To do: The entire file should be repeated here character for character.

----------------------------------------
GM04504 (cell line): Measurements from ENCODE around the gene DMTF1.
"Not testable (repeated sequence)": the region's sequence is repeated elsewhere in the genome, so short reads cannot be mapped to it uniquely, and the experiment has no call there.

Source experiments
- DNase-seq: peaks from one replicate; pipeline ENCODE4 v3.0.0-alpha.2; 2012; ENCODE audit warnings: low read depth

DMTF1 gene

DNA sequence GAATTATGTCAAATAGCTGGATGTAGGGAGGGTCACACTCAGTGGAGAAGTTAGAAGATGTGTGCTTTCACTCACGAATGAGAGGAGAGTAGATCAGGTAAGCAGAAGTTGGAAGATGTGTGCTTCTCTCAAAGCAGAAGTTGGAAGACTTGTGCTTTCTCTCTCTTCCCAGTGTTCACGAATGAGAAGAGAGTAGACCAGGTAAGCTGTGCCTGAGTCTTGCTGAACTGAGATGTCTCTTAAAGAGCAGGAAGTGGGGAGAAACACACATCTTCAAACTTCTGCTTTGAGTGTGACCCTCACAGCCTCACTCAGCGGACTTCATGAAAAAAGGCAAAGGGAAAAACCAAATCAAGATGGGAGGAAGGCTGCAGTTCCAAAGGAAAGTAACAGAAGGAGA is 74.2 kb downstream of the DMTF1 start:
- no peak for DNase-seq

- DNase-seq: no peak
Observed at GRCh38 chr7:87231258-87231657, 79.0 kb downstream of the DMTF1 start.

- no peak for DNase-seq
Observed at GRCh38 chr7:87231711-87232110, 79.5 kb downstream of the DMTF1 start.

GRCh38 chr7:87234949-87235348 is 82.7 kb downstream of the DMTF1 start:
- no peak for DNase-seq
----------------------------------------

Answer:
GM04504 (cell line): Measurements from ENCODE around the gene DMTF1.
"Not testable (repeated sequence)": the region's sequence is repeated elsewhere in the genome, so short reads cannot be mapped to it uniquely, and the experiment has no call there.

Source experiments
- DNase-seq: peaks from one replicate; pipeline ENCODE4 v3.0.0-alpha.2; 2012; ENCODE audit warnings: low read depth

DMTF1 gene

DNA sequence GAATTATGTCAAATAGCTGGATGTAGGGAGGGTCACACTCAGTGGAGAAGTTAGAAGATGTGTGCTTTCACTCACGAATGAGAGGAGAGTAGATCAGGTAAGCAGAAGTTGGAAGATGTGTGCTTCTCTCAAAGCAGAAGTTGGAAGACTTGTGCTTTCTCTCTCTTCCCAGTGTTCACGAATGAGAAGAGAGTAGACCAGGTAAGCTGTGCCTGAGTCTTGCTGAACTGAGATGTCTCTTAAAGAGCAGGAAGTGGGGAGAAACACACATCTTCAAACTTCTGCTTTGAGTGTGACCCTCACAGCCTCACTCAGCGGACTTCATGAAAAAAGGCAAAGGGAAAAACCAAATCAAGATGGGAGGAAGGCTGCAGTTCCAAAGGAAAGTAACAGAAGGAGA is 74.2 kb downstream of the DMTF1 start:
- no peak for DNase-seq

- DNase-seq: no peak
Observed at GRCh38 chr7:87231258-87231657, 79.0 kb downstream of the DMTF1 start.

- no peak for DNase-seq
Observed at GRCh38 chr7:87231711-87232110, 79.5 kb downstream of the DMTF1 start.

GRCh38 chr7:87234949-87235348 is 82.7 kb downstream of the DMTF1 start:
- no peak for DNase-seq